It is that time in the semester when most college freshmen forget about their professors’ feelings (if they ever remembered them at all) and they begin openly discussing how much pain we are all causing in their lives, even if all we’re doing is engaging them in dialog in class. They’re overwhelmed… exhausted… sleep deprived… and lacking perspective…
I find it encouraging at this point to remember the professors who taught me in college and the impact they still have on me today. I went to Chapman University from 1989 – 1993 and still vividly remember so many of the faculty from my university years.
Dr. Booth is one of those memorable teachers. He just celebrated his 50 year anniversary at Chapman and has stuck in the minds of my parents, who also attended Chapman for their undergraduate years in the late ’60s. I wish I could tell you I was a brilliant economics student, but that was hardly the case. I ended up with a C in his class and that was only after getting some help from a roommate and from Dr. Booth, himself.
What I can tell you is that he had an impact on me that goes well beyond the subject of economics.
I remember being scared to death of being late to Dr. Booth’s class. He was one of the professors who would lock the door prior to starting class – and if you ended up catching him on a day when he neglected to lock the door and thought you would slip in un-noticed, you were in for an unfortunate surprise.
Despite my lack of economics knowledge, I knew how to get myself places on time, thanks to my Mom’s influence. However, there have been many times when I have thought back to the discipline Dr. Booth commanded and that he most likely gave all who encountered him during their college life a gift that went well beyond knowing who Adam Smith is or how supply and demand work together to set prices in perfect competition.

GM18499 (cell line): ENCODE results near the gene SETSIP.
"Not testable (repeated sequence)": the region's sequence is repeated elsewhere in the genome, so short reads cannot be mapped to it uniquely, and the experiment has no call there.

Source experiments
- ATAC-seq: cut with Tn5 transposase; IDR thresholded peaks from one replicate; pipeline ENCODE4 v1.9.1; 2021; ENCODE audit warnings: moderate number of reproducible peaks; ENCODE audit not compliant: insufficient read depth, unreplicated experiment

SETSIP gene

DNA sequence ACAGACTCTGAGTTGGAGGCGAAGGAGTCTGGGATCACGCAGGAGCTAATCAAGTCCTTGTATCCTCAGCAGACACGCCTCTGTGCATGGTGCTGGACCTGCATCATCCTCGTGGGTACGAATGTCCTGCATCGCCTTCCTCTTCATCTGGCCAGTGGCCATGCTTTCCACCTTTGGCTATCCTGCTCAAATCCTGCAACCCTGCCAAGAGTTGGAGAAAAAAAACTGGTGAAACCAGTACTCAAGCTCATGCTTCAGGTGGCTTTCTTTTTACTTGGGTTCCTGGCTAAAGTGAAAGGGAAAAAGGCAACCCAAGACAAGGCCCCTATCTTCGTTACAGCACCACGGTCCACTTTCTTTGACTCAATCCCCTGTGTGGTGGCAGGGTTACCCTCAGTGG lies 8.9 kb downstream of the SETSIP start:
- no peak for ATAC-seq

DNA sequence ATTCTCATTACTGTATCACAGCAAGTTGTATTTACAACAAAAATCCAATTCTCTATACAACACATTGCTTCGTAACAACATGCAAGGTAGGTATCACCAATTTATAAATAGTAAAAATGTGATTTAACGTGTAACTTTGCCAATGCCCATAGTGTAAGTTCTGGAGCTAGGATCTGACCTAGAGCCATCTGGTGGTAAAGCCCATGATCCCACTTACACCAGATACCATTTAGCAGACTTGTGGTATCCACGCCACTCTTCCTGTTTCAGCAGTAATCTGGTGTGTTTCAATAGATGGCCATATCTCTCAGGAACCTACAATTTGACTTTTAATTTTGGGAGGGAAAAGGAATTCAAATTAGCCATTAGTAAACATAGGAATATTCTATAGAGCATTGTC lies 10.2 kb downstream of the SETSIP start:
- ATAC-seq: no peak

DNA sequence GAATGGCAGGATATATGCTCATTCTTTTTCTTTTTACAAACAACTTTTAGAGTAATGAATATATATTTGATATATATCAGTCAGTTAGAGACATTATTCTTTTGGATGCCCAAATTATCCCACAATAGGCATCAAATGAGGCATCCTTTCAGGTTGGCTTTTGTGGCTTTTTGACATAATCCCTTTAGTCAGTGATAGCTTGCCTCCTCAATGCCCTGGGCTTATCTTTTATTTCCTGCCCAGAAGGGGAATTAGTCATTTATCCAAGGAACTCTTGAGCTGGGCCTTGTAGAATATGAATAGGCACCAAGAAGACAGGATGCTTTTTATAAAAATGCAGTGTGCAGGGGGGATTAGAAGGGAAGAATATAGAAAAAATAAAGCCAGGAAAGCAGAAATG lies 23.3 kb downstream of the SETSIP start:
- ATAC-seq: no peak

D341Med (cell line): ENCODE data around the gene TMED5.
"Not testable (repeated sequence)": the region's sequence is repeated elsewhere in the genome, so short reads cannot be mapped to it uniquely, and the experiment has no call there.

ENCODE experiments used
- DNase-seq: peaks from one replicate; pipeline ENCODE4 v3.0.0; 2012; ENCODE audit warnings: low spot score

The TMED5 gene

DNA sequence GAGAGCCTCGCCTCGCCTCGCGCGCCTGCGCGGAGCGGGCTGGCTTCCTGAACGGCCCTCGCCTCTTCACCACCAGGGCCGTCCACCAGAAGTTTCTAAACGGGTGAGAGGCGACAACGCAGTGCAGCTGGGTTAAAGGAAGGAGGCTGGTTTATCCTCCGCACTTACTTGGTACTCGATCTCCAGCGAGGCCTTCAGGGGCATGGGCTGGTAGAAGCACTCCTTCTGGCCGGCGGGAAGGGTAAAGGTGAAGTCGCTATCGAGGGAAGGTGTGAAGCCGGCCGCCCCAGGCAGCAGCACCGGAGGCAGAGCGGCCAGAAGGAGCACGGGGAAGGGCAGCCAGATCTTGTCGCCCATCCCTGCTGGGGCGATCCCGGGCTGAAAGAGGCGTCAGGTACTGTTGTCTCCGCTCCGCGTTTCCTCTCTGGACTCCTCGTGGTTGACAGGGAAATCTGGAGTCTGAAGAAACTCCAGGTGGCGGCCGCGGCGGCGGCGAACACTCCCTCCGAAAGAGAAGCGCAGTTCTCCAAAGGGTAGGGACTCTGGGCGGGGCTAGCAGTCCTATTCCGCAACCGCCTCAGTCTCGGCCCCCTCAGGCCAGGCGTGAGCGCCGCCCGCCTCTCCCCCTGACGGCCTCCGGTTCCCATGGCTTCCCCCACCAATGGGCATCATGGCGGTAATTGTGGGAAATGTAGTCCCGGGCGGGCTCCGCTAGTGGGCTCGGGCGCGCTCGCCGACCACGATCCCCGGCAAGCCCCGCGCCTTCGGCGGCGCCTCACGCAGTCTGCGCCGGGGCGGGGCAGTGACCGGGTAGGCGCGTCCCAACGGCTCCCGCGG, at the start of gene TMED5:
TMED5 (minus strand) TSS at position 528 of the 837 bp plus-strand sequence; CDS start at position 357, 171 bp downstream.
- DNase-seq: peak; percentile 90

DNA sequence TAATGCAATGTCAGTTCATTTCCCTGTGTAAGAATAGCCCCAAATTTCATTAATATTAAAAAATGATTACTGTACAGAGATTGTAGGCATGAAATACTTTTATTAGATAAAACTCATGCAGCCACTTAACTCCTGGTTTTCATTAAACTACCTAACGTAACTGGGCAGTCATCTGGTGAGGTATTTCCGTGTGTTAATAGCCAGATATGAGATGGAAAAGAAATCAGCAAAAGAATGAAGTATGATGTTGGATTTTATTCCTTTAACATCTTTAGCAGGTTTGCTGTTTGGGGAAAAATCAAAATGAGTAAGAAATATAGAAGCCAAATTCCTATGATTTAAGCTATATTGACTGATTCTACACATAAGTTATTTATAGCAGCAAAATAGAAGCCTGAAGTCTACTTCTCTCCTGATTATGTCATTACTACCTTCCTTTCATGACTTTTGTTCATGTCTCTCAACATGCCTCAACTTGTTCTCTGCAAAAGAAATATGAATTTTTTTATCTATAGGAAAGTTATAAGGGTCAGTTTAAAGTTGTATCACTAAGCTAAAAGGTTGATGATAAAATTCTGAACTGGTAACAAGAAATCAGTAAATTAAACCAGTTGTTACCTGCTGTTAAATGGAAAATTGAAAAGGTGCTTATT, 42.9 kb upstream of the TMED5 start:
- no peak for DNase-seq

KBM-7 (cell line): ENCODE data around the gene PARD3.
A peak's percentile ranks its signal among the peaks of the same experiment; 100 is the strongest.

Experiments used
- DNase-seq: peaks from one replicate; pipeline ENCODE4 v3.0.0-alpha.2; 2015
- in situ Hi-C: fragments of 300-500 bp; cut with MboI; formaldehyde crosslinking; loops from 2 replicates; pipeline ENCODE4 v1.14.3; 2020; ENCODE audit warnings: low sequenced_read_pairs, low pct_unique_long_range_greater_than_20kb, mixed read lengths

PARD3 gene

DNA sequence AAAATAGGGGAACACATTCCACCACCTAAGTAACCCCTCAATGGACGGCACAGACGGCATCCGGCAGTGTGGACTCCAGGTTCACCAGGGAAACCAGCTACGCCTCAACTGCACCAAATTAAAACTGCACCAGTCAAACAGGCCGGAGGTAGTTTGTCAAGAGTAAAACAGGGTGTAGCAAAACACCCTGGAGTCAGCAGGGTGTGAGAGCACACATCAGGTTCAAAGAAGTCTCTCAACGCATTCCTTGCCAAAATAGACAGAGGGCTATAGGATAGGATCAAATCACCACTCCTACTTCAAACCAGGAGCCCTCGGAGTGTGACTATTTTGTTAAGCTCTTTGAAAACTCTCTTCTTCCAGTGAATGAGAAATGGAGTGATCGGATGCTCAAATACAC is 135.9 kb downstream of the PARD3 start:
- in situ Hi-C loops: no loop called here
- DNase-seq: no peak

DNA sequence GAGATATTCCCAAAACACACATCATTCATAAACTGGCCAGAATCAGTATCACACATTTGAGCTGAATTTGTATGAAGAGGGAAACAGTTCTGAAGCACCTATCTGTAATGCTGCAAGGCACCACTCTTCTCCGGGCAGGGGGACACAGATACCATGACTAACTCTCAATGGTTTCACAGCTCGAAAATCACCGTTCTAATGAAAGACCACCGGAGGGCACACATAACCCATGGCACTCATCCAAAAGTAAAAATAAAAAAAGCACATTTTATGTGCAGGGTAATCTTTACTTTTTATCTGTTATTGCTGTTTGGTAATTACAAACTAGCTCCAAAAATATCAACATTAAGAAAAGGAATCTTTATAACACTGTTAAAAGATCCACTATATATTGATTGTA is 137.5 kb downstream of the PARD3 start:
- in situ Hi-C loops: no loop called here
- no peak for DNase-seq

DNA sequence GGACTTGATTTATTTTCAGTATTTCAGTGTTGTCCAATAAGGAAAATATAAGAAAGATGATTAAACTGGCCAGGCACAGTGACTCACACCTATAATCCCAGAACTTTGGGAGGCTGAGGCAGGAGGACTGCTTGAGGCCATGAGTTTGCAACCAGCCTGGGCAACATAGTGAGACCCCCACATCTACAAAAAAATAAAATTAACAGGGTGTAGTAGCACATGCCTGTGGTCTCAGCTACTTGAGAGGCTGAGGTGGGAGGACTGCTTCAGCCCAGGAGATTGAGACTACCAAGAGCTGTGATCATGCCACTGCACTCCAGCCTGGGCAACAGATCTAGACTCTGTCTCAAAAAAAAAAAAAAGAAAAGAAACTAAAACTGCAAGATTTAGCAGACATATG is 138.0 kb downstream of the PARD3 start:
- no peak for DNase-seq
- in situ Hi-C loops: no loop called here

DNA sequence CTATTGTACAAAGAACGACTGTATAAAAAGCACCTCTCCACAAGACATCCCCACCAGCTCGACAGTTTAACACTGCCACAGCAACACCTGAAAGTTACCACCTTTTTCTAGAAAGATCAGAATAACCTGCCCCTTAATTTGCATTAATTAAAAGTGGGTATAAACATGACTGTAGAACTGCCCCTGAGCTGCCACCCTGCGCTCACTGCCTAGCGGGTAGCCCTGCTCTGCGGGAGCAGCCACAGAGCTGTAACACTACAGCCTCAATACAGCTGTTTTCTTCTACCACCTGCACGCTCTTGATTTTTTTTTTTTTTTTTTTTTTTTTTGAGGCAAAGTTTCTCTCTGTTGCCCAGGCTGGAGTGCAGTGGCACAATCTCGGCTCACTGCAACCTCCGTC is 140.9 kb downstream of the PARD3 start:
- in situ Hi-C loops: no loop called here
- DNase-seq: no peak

He gave us the gift of self-discipline.
Dr. Booth was not without encouragement, however. I went to see him during his office hours once and remember being really intimidated. He asked me my last name at one point and looked off in the distance for a few minutes. Suddenly, he rose from his chair, walked across the room, and opened a dusty file cabinet that appeared to have been decades old.
His eyes squinted at the old grade book he removed from the cabinet. Then, they lit up and he said, “Ah ha. I thought so… Follow me!”
He took me to a wall full of plaques and awards. Hanging on the wall was a plaque for business students of the year from the 1960s. There in 1967 was my Dad’s name: Jim Frazee, hanging on a gold-colored name plate. My Dad never had told me about being awarded such an honor. I’ll always be so grateful to Dr. Booth for giving me this glimpse into my Dad’s college experience and for showing me how much care was behind his tough exterior. That he remembered my Dad from more than twenty years prior to my coming to Chapman meant so much to me.
He gave us the gift of encouragement
I’ve only been teaching in a university setting for five years now, so I’m not sure the kind of impact I’ll have on my students decades after they graduate. However, Dr. Booth gives me the hope that it is possible to have a life-long influence over our students’ lives, even if they are quick to remind us at this point in the semester of how much grief we’re inflicting on them now.
Thank you Dr. Booth.